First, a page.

Now it is important to bear in mind that insofar as the rioters were thinking of their own mediate or even longer futures their opposition to the machine was rational. For William Felkin, in hisÂ History of the Machine-Wrought Hosiery Manufactures (1867), tells us (though the stateÂment seems implausible) that the larger part of the 50,000 EnglishÂ stocking knitters and their famiÂlies did not fully emerge from the hunger and misery entailed by the introduction of the machine for the next forty years. But insofar as the rioters believed, as most of them undoubtedly did, that the machine was permanently displacÂing men, they were mistaken, for before the end of the nineteenth century the stocking industry was employing at least a hundred men for every man it employed at the beginning of the century.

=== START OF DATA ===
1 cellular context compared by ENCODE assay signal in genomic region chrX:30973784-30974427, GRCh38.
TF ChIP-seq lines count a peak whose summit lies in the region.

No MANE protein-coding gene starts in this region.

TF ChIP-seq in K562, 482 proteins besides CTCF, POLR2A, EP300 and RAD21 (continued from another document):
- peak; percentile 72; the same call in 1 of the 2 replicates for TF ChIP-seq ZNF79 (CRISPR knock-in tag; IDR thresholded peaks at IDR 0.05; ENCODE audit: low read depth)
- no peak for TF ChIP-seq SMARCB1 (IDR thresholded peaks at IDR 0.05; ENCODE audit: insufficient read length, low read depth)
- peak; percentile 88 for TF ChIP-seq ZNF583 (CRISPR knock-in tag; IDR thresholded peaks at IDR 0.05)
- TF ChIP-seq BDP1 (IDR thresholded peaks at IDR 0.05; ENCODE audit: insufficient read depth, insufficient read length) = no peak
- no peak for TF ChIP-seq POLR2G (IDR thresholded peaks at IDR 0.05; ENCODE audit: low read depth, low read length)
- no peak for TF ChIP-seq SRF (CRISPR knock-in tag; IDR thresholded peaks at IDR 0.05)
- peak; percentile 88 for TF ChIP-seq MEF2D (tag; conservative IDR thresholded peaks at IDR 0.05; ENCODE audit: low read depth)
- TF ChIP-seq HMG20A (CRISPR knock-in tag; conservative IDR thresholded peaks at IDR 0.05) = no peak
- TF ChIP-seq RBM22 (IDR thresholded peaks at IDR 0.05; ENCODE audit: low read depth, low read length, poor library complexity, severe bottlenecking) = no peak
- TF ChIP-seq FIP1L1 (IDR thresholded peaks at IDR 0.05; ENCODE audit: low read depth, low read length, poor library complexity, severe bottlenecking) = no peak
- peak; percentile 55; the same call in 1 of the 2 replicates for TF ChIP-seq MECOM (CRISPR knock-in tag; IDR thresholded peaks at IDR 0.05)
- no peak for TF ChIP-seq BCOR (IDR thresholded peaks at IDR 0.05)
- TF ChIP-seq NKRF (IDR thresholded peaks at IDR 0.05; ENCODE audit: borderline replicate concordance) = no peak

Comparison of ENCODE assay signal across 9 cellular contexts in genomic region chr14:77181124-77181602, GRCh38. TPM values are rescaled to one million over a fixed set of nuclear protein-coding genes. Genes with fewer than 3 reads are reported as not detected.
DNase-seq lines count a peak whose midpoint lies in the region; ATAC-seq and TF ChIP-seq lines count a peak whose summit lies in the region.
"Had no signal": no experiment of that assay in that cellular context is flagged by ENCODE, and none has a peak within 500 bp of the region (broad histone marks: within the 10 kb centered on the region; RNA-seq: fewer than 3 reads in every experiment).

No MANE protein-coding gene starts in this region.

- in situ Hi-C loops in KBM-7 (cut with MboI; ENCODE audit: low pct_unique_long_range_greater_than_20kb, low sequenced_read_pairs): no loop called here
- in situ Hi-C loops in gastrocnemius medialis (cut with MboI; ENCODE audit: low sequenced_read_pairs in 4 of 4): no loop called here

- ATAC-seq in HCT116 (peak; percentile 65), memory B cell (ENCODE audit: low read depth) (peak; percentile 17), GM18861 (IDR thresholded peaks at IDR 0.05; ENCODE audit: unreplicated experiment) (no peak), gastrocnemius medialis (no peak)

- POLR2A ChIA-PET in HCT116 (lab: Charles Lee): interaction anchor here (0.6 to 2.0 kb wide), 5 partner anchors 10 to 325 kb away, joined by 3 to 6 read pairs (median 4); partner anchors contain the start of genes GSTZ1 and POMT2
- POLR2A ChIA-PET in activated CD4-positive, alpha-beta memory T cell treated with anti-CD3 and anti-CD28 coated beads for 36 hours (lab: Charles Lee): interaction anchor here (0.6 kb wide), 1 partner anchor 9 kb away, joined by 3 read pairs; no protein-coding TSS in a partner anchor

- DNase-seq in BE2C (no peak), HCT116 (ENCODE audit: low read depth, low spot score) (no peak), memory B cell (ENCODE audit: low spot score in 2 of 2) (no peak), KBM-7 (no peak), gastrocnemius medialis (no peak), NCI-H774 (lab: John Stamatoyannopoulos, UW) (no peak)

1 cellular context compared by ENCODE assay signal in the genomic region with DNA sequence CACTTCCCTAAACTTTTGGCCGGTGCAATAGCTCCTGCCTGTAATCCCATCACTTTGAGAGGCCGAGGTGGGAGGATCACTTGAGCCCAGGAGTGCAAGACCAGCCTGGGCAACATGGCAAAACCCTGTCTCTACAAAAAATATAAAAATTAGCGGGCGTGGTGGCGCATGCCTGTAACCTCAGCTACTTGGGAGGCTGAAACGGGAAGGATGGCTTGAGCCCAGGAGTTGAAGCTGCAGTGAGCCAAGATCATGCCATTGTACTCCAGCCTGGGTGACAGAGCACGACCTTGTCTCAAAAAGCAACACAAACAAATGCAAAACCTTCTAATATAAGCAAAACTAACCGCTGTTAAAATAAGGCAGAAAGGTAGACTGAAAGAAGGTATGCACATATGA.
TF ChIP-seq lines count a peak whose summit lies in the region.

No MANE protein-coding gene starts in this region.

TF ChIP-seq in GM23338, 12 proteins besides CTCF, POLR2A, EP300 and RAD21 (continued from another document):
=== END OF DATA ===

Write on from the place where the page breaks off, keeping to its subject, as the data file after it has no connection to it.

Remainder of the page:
Arkwright invented his cotton-spinning machinery in 1760. At that time it was estimated that there were in England 5,200 spinÂners using spinning wheels, and 2,700 weaversâ€”in all 7,900 perÂsons engaged in the production of cotton textiles. The introducÂtion of Arkwrightâ€™s invention was opposed on the ground that it threatened the livelihood of the workers, and the opposition had to be put down by force. Yet in 1787â€”twenty-seven years after the inÂvention appearedâ€”a parliamenÂtary inquiry showed that the numÂber of persons actually engaged in the spinning and weaving of cotÂton had risen from 7,900 to 320,Â000, an increase of 4,400 per cent.